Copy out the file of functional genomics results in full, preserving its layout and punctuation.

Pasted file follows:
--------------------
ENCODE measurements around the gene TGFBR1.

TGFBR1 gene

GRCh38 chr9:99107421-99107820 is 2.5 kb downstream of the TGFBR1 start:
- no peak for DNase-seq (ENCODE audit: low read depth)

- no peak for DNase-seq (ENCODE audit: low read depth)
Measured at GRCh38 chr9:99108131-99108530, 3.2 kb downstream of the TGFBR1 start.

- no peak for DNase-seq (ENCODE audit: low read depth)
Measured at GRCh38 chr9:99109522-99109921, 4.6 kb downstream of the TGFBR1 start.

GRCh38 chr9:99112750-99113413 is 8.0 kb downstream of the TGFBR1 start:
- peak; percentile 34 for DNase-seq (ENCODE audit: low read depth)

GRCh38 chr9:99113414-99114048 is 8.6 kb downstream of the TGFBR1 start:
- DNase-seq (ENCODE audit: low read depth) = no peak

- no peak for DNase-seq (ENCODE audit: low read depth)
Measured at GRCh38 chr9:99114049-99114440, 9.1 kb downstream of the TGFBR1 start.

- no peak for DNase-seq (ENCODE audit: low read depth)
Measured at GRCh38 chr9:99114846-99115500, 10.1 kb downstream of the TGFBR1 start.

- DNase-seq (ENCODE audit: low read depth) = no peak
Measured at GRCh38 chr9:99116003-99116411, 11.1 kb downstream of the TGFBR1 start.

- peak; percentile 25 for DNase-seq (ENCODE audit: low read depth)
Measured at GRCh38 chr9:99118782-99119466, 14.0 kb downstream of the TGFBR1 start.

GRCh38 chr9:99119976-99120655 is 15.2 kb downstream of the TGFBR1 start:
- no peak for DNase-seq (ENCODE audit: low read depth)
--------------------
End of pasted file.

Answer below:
ENCODE measurements around the gene TGFBR1.

TGFBR1 gene

GRCh38 chr9:99107421-99107820 is 2.5 kb downstream of the TGFBR1 start:
- no peak for DNase-seq (ENCODE audit: low read depth)

- no peak for DNase-seq (ENCODE audit: low read depth)
Measured at GRCh38 chr9:99108131-99108530, 3.2 kb downstream of the TGFBR1 start.

- no peak for DNase-seq (ENCODE audit: low read depth)
Measured at GRCh38 chr9:99109522-99109921, 4.6 kb downstream of the TGFBR1 start.

GRCh38 chr9:99112750-99113413 is 8.0 kb downstream of the TGFBR1 start:
- peak; percentile 34 for DNase-seq (ENCODE audit: low read depth)

GRCh38 chr9:99113414-99114048 is 8.6 kb downstream of the TGFBR1 start:
- DNase-seq (ENCODE audit: low read depth) = no peak

- no peak for DNase-seq (ENCODE audit: low read depth)
Measured at GRCh38 chr9:99114049-99114440, 9.1 kb downstream of the TGFBR1 start.

- no peak for DNase-seq (ENCODE audit: low read depth)
Measured at GRCh38 chr9:99114846-99115500, 10.1 kb downstream of the TGFBR1 start.

- DNase-seq (ENCODE audit: low read depth) = no peak
Measured at GRCh38 chr9:99116003-99116411, 11.1 kb downstream of the TGFBR1 start.

- peak; percentile 25 for DNase-seq (ENCODE audit: low read depth)
Measured at GRCh38 chr9:99118782-99119466, 14.0 kb downstream of the TGFBR1 start.

GRCh38 chr9:99119976-99120655 is 15.2 kb downstream of the TGFBR1 start:
- no peak for DNase-seq (ENCODE audit: low read depth)